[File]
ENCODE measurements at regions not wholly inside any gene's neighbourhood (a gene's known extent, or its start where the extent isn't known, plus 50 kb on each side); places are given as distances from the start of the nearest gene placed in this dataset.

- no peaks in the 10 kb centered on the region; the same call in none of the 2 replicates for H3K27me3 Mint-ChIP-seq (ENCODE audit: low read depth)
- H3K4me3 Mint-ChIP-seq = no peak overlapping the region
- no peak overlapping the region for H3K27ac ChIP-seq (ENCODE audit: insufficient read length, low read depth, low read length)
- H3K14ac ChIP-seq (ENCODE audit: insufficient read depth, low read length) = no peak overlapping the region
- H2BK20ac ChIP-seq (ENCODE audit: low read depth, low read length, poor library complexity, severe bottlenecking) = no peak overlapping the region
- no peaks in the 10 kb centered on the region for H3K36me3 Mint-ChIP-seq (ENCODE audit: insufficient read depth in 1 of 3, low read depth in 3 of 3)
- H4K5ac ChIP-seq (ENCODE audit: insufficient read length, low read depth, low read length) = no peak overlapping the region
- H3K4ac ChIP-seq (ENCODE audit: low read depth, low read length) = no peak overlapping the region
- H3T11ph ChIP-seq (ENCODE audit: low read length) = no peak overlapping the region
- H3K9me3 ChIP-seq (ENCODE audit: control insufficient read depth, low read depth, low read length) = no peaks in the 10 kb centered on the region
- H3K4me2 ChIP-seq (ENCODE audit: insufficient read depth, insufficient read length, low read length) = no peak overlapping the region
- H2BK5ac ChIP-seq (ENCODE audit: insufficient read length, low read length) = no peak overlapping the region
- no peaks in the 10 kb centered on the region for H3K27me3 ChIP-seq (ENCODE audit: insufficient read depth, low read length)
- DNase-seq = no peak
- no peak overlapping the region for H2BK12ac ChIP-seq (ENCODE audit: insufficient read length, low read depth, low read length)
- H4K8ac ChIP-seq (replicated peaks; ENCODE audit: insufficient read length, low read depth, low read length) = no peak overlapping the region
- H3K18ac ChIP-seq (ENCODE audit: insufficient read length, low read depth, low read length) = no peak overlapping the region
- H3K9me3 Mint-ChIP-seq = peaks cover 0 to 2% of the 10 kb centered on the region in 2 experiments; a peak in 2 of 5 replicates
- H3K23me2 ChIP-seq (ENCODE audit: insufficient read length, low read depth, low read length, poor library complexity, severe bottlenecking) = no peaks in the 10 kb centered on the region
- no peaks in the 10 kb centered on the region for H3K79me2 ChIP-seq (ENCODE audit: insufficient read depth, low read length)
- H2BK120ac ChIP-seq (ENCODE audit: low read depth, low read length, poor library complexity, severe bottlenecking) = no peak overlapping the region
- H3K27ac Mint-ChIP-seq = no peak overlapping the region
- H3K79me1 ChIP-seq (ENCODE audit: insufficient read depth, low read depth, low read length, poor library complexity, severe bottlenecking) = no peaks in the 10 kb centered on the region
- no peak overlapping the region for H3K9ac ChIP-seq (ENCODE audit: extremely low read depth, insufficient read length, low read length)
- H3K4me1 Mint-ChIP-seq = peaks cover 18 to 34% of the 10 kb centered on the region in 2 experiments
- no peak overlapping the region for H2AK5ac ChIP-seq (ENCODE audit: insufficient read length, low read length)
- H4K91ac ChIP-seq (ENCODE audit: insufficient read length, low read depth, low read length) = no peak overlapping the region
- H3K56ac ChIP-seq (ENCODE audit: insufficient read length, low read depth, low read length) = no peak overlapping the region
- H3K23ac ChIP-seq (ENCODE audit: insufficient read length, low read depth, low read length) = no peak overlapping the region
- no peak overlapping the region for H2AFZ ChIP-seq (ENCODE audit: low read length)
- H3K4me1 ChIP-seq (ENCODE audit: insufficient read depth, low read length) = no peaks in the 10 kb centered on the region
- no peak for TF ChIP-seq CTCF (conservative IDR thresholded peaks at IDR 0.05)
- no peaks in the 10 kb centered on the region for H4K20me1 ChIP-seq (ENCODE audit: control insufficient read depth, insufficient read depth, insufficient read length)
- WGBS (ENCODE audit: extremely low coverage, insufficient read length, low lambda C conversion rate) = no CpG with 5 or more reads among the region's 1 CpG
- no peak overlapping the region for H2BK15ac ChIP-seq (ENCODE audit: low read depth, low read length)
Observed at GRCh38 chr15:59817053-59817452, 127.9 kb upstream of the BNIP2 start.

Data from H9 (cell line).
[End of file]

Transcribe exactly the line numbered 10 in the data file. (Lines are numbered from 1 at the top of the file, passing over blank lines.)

- H3T11ph ChIP-seq (ENCODE audit: low read length) = no peak overlapping the region